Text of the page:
T-SQL: Converting Rows to Columns with SQL Scripting
In database design it can be nice to have a very flexible database for logging or configuration of resources. This flexibility is obtained by normalizing your database design to the third normal form (3NF) or beyond. One situation that may come up is that a table may have key/value pairs that link to another table and you would like to produce a SQL query which aligns the keys as columns and the values below those columns. I’ve created a very flexible logging scenario that shows this in action.
The following log table is an example of what you might see in any major system requiring SOX compliant logging. The key thing to note is that we are not keeping track of what was logged, only that an action occurred, what action it was, and who submitted it.
|1||2010-06-25 10:53:10||Allan Bogh||Create User|
|2||2010-06-25 10:55:33||Allan Bogh||Update User|
Dynamic Log Table
This table references the Log table and keeps track of all of the information regarding what happened. The table structure is rather simple with a LogID, FieldName, and FieldValue. The FieldName column can be anything from any type of log entry. For instance, a Create User might need FirstName, but an Update User might need OldFirstName.
Sarbanes-Oxley says that an IT administrator needs a way to report on the actions taken in an environment. For this, we need to take this highly flexible database and produce a single line for each log entry which includes all the information regarding that log item. Since this report will be a culmination of all of the data in the logging tables, it will also include the columns from the other actions, however these columns must be NULL. To do this, I’ve created a custom SQL script which pulls the required column information out of the DynamicLog table, then produces a report based on the columns. This SQL script can be loaded into a stored procedure to enhance it or help speed it up by caching the query. The query has the possibility of slowing down as the database gets large, so data cleanup may be necessary over time.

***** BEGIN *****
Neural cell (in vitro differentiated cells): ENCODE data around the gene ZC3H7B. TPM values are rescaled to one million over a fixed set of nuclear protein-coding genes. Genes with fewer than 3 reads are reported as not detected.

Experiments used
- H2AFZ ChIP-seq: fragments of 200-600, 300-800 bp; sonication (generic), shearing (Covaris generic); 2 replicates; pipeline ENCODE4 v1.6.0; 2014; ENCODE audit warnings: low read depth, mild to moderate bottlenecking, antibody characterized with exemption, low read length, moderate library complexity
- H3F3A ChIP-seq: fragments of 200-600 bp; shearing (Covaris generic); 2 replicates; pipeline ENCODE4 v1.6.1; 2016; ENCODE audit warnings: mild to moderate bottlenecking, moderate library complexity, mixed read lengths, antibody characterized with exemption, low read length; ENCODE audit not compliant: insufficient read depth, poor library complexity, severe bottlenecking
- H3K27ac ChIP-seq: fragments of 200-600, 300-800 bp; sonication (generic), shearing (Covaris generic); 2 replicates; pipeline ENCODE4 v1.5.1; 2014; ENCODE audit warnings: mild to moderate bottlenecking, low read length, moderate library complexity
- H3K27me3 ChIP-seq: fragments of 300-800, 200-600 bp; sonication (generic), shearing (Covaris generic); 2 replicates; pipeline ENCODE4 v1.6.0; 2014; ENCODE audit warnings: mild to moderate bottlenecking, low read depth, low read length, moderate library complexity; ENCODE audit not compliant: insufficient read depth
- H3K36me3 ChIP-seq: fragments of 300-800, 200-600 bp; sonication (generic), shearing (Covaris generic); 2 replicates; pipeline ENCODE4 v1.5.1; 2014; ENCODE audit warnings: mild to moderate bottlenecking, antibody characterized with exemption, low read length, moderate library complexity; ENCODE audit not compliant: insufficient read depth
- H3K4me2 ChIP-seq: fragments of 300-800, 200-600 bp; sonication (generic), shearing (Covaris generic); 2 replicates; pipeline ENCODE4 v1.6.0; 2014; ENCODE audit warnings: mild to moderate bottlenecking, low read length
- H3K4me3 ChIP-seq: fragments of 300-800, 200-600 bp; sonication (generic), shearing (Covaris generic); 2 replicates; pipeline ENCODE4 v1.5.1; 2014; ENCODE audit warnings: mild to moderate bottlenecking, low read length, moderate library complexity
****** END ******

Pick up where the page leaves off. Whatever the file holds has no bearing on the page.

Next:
-- Gets all of the unique columns from our database DECLARE Cur CURSOR FOR SELECT DISTINCT FieldName FROM dbo.DynamicLog DECLARE @CurFieldName nvarchar(50) DECLARE @AllColumns nvarchar(max) DECLARE @Sql nvarchar(max) -- Variable to store column SQL code SET @AllColumns = '' -- Opens the cursor for use OPEN Cur -- Get the columns from the LogDynamic table -- Store column in @AllColumns FETCH NEXT FROM Cur INTO @CurFieldName WHILE @@FETCH_STATUS = 0 BEGIN SET @AllColumns = @AllColumns + '(SELECT FieldValue FROM DynamicLog DL WHERE DL.LogID=L.ID AND DL.FieldName=''' + @CurDBField + ''' AND NOT FieldValue IS NULL) AS ' + @CurFieldName + ',' FETCH NEXT FROM Cur INTO @CurFieldName END -- Kills the cursor Close Cur DEALLOCATE Cur SET @AllColumns = SUBSTRING(@AllColumns,0,LEN(@AllColumns)) /* Strip last comma */ SET @Sql = 'SELECT L.[ID], L.DateSubmitted, L.SubmittedBy, L.LogAction,'+ @AllColumns+' FROM dbo.[Log] L /* Only select from logging, nothing else. */' EXEC sp_executesql @Sql
This produces a resulting SQL query that looks like this:
SELECT L.[ID], L.DateSubmitted, L.SubmittedBy, L.LogAction, (SELECT FieldValue FROM DynamicLog DL WHERE DL.LogID=L.ID AND DL.FieldName='FirstName' AND NOT FieldValue IS NULL ) AS FirstName, (SELECT FieldValue FROM DynamicLog DL WHERE DL.LogID=L.ID AND DL.FieldName='LastName' AND NOT FieldValue IS NULL ) AS LastName FROM dbo.[Log] L /* Only select from logging, nothing else. */
Using the SQL Query defined in the script or stored procedure above, you can create a table which looks like the one below. Any columns not defined for a particular action are intentionally left NULL.
|1||2010-06-25 10:53:10||Allan Bogh||Create User||John||Doe||NULL|
|2||2010-06-25 10:55:33||Allan Bogh||Update User||Jake||NULL||John|